LOS ANGELES -- Baby boomers got the latest reminder Tuesday that time is marching on. And a drummer provided the beat.
Ringo Starr -- the oldest of The Beatles, the enduring symbol of our youth -- turned 75.
Under a giant card on L.A.'s Capitol Records building, Ringo was serenaded as he blew out the candles. The guest of honor seemed spry as ever.
"It's Ringo's 75th birthday. And he's 35," the Eagles' Joe Walsh put it.
As The Beatles impish drummer, he provided the backbeat for a tectonic shift in popular culture. When we first met him in 1964, he already had the nickname, "Ringo":
He was born Richard Starkey in Liverpool, England. As a boy, young Richie got an infection that put him in a coma.On his seventh birthday, he was in the hospital -- and doctors didn't expect him to survive.
In 1962, an ambitious Liverpool group needed a new drummer. John, Paul and George picked Ringo -- and the greatest band in history was complete.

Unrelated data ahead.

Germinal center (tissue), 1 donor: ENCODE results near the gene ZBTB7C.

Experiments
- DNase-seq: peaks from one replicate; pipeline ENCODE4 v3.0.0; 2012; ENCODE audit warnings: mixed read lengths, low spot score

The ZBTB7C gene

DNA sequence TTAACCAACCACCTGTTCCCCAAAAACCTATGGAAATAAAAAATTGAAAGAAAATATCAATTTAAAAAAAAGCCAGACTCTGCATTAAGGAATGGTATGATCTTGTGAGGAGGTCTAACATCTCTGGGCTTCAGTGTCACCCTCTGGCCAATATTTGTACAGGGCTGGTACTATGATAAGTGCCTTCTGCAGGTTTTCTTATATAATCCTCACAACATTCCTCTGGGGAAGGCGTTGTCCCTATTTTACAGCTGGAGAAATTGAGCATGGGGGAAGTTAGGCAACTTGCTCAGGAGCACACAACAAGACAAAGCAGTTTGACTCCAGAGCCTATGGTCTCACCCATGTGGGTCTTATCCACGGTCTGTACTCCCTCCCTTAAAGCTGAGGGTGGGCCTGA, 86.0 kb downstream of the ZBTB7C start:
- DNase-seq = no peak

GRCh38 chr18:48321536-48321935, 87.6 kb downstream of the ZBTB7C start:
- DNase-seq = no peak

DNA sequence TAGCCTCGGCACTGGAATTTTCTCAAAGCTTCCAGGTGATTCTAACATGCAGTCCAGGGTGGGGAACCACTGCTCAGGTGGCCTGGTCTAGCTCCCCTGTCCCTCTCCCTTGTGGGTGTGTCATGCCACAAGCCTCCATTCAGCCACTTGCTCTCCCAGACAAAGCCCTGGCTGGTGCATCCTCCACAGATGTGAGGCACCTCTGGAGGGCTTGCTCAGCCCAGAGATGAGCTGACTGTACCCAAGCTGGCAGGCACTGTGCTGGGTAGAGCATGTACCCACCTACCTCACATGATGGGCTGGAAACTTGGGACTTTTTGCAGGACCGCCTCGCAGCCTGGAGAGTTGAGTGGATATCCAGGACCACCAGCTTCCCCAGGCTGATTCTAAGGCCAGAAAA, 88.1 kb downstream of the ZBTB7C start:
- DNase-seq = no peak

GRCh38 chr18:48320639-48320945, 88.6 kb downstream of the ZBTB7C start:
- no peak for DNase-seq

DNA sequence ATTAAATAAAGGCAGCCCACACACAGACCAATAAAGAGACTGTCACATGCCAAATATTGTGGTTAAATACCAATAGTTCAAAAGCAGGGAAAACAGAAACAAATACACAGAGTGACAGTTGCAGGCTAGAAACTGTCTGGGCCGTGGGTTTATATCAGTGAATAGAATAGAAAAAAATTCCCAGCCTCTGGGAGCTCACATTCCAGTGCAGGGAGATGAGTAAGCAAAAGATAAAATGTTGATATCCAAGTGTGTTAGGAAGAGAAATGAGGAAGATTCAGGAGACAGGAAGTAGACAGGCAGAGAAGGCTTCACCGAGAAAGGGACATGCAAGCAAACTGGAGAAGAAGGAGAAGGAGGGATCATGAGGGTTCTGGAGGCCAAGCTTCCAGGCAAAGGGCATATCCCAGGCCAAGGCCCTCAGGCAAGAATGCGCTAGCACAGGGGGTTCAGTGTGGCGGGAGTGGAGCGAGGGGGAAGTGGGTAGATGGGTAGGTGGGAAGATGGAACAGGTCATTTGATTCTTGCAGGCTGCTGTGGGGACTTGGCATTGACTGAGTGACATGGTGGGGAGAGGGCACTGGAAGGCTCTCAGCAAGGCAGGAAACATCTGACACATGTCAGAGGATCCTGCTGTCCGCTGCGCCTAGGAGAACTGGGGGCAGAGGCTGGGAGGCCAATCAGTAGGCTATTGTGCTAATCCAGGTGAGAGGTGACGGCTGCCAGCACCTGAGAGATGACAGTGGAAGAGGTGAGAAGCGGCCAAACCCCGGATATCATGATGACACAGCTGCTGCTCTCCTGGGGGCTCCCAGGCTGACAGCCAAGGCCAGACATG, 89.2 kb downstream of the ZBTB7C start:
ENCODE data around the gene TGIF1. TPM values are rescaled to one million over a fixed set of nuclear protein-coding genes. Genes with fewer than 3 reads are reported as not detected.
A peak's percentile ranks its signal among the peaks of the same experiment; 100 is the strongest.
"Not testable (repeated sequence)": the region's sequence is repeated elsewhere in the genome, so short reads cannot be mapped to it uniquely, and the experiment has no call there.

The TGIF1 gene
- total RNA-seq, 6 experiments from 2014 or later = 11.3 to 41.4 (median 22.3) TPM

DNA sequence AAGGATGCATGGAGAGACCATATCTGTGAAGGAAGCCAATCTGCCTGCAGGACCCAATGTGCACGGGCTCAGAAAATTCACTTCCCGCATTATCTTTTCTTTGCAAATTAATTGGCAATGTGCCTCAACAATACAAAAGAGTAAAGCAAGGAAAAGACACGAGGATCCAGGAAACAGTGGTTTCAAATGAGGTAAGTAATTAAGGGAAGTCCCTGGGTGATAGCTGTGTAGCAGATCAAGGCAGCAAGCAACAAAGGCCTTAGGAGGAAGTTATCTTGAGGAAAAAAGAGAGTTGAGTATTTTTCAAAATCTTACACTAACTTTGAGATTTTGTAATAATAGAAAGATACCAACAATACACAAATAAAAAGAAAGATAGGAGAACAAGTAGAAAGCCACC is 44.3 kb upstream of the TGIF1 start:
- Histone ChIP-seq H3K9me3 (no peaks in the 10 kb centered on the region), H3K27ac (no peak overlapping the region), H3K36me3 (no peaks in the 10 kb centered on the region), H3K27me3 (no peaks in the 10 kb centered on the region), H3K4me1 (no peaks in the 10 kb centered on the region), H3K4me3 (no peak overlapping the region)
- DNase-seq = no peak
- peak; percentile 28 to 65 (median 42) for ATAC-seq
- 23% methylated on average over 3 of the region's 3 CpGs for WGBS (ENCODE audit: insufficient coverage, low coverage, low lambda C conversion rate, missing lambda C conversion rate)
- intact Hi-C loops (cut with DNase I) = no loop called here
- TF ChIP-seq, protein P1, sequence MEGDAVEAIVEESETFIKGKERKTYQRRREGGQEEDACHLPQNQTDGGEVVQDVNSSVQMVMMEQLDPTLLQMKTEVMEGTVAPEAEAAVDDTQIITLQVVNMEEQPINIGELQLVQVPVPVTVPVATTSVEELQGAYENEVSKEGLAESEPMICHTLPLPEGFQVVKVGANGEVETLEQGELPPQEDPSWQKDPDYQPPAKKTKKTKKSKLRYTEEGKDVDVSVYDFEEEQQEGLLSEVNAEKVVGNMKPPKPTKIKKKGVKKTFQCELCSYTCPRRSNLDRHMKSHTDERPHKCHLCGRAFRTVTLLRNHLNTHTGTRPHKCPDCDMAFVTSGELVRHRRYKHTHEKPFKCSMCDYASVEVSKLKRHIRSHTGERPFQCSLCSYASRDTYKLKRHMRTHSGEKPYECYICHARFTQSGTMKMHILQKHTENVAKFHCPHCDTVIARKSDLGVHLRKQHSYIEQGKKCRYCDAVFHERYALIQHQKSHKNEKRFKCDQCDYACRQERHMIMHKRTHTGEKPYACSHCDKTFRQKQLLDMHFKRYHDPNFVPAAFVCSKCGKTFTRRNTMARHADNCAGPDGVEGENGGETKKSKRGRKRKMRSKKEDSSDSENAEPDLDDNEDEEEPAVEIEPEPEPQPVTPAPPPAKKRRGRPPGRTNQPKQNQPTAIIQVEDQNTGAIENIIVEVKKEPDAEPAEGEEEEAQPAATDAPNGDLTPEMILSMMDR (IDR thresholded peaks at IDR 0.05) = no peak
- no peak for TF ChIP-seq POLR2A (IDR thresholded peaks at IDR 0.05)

Two years later, they took The Ed Sullivan Show -- and America -- by storm. "I Want to Hold Your Hand" would spend seven weeks at the top of the charts.
"And so, it was like one of those magic moments," Starr recalled in 2014. "We landed and it was all perfect. We were number 1 and the kids loved us. And we loved the idea of being in America. I had never been to America."
He's been a household name ever since.
For his birthday, at the stroke of noon, Ringo asked the crowd to shout out his motto: "Peace and Love!"
Proving that at 75, all you still need is peace & love.